Adam Gretler

Going Big for the Little Ones

Born five weeks early by emergency C-section, Adam Gretler was transferred immediately to Rady Children’s Hospital-San Diego for a complex, yet successful neonatal surgery. Soon after, Adam began experiencing a plethora of physical and behavioral delays that led to an autism spectrum diagnosis, requiring speech, occupational, and physical therapy, as well as countless hours of Applied Behavioral Analysis (ABA) therapy each week.

From the NICU to weekly therapies, to an intricate heart surgery and a complicated abdominal procedure, the now 7-year-old boy has yet to live without health concerns.

As participants in a recent genomic sequencing study through Rady Children’s Autism Discovery Institute in collaboration with UC San Diego, Erika and Darren Gretler, now the parents of two boys, learned what it means to stand at the forefront of a new medical frontier. The Gretlers became one of the few families in the U.S. where each member had their entire genome sequenced, providing immediate access to the specific biological material that informs human development, functioning, and behavior.

“We had a crash course in genetics,” Erika recalls. “We were just so eager to learn what the data might uncover about our son Adam.”

Adam’s challenges were thought to fall solely under the very wide umbrella of autism. What genome sequencing has uncovered is that Adam has a deletion on his genome, something that is impossible to identify in any other way. “In an instant, possibilities for Adam’s recovery through gene replacement no longer sounded like science fiction, but instead, became a real prospect.”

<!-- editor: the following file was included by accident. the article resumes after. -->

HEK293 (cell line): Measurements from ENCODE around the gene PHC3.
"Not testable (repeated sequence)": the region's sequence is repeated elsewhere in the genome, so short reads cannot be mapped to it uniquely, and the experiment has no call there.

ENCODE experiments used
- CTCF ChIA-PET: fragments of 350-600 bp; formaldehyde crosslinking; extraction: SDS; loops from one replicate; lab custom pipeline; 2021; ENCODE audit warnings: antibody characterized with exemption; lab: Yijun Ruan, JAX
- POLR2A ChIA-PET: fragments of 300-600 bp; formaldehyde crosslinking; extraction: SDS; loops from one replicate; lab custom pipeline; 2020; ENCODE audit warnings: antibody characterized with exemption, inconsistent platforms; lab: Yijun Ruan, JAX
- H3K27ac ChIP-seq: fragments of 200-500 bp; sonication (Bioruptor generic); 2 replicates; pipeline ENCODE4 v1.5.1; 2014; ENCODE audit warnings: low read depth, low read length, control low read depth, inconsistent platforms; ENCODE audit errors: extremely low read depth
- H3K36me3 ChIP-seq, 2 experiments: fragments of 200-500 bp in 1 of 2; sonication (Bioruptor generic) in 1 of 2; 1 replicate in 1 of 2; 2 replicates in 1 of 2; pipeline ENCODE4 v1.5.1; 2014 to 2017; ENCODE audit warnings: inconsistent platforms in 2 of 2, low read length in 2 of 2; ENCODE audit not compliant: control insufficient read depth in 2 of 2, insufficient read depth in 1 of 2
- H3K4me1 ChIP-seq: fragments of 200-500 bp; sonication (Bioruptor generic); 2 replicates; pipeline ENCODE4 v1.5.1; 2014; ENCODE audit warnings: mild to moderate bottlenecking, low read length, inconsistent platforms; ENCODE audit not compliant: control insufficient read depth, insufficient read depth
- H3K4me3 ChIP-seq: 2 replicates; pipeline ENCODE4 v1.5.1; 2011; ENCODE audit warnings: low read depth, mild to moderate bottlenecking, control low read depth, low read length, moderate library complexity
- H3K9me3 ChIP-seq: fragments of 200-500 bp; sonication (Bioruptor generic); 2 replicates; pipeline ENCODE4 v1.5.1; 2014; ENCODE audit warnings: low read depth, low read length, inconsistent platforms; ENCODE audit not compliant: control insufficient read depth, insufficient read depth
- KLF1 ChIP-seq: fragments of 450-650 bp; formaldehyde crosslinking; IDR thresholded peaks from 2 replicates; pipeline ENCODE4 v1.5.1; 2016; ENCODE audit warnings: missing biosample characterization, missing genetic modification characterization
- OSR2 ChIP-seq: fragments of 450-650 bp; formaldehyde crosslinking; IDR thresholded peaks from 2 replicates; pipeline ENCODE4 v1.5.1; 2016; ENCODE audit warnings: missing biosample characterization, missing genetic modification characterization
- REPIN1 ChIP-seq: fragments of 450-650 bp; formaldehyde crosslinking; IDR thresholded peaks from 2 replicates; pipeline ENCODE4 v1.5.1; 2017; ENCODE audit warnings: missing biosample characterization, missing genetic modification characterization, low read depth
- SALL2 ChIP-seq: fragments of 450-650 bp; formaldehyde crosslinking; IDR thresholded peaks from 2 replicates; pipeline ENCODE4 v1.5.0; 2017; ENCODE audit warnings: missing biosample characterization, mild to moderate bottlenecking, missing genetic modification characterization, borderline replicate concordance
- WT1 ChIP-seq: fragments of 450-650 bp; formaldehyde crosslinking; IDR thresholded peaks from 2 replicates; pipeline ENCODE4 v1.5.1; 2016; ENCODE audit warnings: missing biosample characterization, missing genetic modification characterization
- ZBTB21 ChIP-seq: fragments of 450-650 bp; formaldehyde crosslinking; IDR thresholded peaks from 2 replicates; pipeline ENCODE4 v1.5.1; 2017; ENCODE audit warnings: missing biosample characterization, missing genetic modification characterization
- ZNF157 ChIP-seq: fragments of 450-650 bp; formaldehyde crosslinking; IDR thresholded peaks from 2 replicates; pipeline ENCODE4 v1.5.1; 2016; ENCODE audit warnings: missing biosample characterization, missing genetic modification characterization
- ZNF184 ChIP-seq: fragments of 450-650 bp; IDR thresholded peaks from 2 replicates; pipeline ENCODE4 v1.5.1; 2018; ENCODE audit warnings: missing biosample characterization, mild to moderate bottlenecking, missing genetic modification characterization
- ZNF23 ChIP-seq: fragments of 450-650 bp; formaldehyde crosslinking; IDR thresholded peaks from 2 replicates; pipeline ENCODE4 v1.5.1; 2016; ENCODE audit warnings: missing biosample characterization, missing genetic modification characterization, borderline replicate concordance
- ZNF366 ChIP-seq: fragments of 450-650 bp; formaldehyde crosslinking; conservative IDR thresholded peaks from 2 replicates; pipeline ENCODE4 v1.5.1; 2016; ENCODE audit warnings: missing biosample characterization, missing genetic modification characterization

Breakthroughs in genomics have generated new pathways for doctors as they aim to understand disease and provide hope to families like the Gretlers. This is an exciting point in time for physician-scientists working on the front lines of pediatric care – knowing the promise of personalized medicine is around the corner – giving assurance that every child will soon receive the right treatment at the right time.

Thanks to the innovative work of President and CEO of the Rady Children’s Institute for Genomic Medicine, Stephen Kingsmore, MD, DSc, this promise is a much closer reality.

Decoding genetic information from patients like Adam is advancing every day, and while this will ultimately improve the timing and accuracy of diagnoses, inform safer and more effective interventions, and even treat conditions before symptoms occur – the vast medical use for genomic information has yet to be fully understood.

“We are thrilled to find the cause of Adam’s challenges,” Erika says. “At the same time, we are frustrated that the cure for Adam is so close, but it is not yet within our grasp.”

Without question, we are at a pivotal juncture in genetic medicine. This is the promise of personalized medicine; and Rady Children’s is at the forefront of realizing this future.

“Personalized medicine is our chance to change the lives of individuals like Adam and families here in San Diego and across the globe." – Dr. Stephen Kingsmore 

Donate now and help kids like Adam